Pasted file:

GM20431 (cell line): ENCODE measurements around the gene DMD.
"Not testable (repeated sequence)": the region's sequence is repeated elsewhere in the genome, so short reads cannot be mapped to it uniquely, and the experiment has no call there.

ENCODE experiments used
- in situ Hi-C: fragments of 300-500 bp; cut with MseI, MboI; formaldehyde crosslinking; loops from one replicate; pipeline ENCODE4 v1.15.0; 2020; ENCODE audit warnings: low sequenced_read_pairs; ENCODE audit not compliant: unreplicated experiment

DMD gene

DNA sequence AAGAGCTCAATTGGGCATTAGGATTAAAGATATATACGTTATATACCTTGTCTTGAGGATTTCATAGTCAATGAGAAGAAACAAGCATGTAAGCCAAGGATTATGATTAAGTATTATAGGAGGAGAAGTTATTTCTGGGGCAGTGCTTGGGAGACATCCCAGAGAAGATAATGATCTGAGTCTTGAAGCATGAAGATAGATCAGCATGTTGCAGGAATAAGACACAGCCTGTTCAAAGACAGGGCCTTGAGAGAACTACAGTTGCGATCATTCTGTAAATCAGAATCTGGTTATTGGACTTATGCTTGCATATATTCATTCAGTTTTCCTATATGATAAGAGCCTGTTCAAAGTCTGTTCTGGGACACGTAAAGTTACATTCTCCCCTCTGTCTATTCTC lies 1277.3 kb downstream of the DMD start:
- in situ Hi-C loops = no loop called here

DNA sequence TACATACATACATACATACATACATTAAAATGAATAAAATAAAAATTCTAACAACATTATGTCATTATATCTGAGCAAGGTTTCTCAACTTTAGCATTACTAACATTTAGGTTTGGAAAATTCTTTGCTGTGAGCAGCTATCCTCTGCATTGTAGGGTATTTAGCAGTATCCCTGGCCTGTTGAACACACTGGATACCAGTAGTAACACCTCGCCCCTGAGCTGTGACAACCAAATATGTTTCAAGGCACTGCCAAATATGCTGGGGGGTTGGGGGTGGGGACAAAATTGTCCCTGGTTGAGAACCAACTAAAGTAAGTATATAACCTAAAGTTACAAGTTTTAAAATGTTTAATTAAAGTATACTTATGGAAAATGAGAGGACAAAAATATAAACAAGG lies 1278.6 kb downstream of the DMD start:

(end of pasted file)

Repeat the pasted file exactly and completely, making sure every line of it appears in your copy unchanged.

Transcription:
GM20431 (cell line): ENCODE measurements around the gene DMD.
"Not testable (repeated sequence)": the region's sequence is repeated elsewhere in the genome, so short reads cannot be mapped to it uniquely, and the experiment has no call there.

ENCODE experiments used
- in situ Hi-C: fragments of 300-500 bp; cut with MseI, MboI; formaldehyde crosslinking; loops from one replicate; pipeline ENCODE4 v1.15.0; 2020; ENCODE audit warnings: low sequenced_read_pairs; ENCODE audit not compliant: unreplicated experiment

DMD gene

DNA sequence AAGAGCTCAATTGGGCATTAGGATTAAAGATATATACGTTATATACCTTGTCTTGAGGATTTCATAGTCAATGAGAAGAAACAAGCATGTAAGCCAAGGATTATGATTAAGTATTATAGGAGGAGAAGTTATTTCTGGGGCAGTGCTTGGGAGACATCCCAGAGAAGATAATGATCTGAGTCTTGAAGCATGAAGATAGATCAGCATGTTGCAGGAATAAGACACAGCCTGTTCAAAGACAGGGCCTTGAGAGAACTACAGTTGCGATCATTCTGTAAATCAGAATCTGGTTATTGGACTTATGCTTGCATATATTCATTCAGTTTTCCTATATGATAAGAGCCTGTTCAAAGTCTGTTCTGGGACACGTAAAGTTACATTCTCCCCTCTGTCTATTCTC lies 1277.3 kb downstream of the DMD start:
- in situ Hi-C loops = no loop called here

DNA sequence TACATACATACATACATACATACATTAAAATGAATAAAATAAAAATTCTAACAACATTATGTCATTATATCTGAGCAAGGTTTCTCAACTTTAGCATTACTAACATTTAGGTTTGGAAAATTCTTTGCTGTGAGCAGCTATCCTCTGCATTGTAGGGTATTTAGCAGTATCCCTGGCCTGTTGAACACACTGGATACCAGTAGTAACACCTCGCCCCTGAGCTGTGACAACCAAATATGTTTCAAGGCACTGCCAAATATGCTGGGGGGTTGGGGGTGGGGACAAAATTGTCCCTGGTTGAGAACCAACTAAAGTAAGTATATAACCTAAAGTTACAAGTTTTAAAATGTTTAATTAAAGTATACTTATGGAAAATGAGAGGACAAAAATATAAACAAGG lies 1278.6 kb downstream of the DMD start: